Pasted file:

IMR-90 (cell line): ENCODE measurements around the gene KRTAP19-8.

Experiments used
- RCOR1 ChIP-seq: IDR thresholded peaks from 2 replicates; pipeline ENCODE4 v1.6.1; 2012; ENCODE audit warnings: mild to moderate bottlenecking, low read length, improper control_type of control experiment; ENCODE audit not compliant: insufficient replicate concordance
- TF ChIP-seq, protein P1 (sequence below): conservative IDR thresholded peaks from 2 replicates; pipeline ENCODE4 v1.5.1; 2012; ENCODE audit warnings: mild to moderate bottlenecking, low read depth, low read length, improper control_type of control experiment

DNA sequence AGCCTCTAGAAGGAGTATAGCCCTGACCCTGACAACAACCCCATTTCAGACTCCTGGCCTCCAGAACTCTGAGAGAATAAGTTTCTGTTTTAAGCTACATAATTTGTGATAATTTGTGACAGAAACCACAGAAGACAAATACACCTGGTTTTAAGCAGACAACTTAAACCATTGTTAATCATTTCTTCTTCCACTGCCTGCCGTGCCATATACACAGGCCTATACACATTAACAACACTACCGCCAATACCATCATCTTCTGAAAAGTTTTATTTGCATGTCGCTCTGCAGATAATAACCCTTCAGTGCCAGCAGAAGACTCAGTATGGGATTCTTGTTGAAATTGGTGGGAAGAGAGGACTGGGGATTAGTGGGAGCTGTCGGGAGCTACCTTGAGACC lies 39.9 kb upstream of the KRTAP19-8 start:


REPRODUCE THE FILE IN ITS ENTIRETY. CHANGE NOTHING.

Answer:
IMR-90 (cell line): ENCODE measurements around the gene KRTAP19-8.

Experiments used
- RCOR1 ChIP-seq: IDR thresholded peaks from 2 replicates; pipeline ENCODE4 v1.6.1; 2012; ENCODE audit warnings: mild to moderate bottlenecking, low read length, improper control_type of control experiment; ENCODE audit not compliant: insufficient replicate concordance
- TF ChIP-seq, protein P1 (sequence below): conservative IDR thresholded peaks from 2 replicates; pipeline ENCODE4 v1.5.1; 2012; ENCODE audit warnings: mild to moderate bottlenecking, low read depth, low read length, improper control_type of control experiment

DNA sequence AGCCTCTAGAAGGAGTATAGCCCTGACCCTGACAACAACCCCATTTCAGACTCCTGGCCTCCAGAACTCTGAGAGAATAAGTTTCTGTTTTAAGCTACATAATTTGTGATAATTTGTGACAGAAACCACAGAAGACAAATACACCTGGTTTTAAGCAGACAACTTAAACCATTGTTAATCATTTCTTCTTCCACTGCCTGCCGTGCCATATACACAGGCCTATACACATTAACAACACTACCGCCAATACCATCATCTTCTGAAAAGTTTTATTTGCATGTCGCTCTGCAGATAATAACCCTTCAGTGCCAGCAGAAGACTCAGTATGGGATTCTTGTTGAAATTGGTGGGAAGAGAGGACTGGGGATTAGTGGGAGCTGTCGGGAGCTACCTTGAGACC lies 39.9 kb upstream of the KRTAP19-8 start: